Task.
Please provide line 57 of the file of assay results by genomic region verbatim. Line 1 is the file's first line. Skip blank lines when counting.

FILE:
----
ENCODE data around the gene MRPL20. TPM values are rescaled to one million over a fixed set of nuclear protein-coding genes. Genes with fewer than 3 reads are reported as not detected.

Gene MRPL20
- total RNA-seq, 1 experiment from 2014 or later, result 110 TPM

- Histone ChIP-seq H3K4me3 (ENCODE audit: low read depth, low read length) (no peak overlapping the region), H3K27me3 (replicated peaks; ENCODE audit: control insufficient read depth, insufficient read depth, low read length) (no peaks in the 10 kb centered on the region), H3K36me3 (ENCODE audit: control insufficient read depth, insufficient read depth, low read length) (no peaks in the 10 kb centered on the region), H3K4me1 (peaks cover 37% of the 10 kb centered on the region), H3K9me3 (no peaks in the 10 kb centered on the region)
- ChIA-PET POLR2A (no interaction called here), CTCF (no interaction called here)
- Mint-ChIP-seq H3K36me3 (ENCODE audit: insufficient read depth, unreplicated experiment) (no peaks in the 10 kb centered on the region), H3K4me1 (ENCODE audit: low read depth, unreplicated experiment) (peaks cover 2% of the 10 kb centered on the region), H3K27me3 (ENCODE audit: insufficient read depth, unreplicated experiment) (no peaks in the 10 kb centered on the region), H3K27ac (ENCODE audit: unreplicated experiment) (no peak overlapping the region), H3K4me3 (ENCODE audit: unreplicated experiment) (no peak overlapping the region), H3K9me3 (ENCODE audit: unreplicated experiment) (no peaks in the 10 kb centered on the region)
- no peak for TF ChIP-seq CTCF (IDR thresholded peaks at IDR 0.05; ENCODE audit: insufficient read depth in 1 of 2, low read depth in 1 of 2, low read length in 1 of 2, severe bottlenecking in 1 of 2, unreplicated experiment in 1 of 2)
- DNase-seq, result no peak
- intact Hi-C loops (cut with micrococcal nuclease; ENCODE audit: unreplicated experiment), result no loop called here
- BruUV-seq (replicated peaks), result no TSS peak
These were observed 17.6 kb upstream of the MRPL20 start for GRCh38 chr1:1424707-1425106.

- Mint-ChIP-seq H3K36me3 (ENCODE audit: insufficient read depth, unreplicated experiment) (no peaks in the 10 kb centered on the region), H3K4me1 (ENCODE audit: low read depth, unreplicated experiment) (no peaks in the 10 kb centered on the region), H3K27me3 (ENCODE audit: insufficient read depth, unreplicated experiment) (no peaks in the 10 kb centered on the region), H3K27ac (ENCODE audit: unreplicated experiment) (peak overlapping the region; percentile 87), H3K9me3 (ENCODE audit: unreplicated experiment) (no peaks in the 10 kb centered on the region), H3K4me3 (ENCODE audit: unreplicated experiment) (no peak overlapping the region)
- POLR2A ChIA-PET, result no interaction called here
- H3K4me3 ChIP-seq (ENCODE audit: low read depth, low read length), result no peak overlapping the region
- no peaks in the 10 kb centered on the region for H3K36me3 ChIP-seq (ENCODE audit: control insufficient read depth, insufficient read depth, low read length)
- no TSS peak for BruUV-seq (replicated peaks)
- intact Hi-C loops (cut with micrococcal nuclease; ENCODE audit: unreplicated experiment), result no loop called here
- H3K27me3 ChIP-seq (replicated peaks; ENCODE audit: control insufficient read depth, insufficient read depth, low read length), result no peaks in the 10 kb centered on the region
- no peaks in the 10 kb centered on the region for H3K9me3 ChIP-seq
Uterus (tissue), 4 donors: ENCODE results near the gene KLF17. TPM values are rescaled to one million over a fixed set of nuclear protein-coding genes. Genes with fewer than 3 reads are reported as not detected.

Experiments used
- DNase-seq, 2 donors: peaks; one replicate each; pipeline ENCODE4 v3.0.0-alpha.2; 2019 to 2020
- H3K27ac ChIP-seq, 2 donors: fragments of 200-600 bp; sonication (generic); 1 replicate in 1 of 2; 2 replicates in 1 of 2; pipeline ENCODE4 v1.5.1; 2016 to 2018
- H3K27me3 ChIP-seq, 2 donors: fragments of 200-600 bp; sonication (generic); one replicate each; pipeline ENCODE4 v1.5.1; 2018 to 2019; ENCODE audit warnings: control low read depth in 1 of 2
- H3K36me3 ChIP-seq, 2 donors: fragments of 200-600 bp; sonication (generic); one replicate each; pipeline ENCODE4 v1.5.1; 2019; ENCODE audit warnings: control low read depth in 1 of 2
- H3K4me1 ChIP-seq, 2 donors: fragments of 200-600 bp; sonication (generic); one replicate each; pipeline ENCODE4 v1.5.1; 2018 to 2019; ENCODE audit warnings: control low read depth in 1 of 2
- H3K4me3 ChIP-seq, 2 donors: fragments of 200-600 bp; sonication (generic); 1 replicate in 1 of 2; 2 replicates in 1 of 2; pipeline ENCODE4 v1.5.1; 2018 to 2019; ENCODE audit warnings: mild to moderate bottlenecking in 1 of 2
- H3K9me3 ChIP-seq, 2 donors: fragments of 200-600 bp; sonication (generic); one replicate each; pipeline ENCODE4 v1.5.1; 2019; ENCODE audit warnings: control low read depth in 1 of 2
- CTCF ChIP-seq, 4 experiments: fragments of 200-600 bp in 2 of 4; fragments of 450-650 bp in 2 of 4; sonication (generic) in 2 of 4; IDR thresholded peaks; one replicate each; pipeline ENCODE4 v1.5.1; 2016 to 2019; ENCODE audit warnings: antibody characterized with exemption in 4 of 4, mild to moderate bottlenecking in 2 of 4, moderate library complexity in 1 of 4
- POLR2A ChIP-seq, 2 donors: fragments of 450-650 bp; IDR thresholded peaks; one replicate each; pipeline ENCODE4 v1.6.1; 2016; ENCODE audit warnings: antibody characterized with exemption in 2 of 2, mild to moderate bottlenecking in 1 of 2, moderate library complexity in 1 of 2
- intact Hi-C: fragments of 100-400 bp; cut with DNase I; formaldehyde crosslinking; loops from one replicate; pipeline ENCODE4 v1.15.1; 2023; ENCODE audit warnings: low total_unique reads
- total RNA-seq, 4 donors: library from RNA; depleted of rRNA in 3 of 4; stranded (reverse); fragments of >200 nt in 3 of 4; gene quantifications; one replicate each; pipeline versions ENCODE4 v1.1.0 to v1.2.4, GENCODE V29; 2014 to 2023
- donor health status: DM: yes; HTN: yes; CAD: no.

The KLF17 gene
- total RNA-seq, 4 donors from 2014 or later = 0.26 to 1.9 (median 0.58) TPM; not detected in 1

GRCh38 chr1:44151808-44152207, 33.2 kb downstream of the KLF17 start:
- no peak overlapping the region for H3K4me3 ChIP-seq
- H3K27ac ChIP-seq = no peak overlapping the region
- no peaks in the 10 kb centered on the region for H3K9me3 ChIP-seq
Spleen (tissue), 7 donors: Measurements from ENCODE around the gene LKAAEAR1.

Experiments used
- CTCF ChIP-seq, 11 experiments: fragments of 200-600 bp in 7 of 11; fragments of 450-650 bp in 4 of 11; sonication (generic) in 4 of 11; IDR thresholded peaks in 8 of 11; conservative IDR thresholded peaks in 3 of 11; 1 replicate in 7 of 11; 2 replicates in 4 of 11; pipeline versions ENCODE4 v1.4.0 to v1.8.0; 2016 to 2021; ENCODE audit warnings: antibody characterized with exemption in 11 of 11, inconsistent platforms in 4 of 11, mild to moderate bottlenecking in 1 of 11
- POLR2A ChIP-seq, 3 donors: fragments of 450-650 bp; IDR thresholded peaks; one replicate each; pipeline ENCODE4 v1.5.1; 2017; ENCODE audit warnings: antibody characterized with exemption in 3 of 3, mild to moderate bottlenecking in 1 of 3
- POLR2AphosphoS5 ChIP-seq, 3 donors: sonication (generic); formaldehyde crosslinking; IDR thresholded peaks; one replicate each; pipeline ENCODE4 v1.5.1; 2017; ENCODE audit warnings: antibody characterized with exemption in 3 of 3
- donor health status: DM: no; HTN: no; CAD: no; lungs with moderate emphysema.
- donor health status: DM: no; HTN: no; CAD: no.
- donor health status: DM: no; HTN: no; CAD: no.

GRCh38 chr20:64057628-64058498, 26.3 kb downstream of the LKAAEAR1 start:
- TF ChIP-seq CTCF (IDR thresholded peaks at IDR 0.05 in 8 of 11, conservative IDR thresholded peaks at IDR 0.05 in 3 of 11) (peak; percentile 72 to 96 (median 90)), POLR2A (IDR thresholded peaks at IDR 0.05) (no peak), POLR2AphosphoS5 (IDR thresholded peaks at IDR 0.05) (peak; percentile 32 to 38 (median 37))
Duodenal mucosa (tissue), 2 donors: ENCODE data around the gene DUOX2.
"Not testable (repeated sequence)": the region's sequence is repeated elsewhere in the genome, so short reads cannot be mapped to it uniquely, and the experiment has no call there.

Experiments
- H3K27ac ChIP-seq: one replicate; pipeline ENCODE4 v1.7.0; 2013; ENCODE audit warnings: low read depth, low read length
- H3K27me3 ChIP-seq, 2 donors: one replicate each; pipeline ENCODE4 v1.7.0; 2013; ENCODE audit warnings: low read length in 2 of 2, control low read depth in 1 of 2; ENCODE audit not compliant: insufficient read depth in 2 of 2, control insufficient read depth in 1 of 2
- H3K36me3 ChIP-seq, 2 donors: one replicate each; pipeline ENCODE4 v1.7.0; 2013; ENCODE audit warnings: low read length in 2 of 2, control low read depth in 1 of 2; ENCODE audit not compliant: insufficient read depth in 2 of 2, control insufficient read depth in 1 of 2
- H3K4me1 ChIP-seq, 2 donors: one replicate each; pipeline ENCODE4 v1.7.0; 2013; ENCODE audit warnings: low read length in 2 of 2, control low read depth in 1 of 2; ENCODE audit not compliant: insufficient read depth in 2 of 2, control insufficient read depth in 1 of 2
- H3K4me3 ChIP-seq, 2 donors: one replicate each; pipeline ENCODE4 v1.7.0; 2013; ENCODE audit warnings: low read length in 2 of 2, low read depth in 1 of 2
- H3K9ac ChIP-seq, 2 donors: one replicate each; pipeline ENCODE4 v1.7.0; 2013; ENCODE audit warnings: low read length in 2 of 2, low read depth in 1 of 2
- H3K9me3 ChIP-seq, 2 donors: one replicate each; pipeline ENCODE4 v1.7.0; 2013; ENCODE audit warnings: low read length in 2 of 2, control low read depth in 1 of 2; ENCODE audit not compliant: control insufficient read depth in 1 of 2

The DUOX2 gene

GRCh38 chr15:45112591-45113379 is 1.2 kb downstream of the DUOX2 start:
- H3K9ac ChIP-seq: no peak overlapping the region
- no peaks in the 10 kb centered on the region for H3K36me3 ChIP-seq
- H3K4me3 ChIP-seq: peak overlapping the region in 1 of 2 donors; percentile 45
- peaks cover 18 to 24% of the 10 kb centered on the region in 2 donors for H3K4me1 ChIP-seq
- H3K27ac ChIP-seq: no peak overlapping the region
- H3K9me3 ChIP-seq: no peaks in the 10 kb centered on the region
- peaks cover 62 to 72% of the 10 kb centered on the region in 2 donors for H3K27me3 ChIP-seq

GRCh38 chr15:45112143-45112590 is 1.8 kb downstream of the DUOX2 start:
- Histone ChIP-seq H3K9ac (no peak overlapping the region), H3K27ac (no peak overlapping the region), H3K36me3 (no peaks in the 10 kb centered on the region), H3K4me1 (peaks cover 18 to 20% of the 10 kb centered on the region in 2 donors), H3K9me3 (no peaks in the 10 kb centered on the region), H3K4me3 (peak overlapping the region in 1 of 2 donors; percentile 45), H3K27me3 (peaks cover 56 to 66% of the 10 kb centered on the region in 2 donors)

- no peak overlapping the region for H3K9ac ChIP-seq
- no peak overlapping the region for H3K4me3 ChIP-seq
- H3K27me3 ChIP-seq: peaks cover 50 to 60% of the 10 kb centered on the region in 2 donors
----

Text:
- H3K4me3 ChIP-seq, 2 donors: one replicate each; pipeline ENCODE4 v1.7.0; 2013; ENCODE audit warnings: low read length in 2 of 2, low read depth in 1 of 2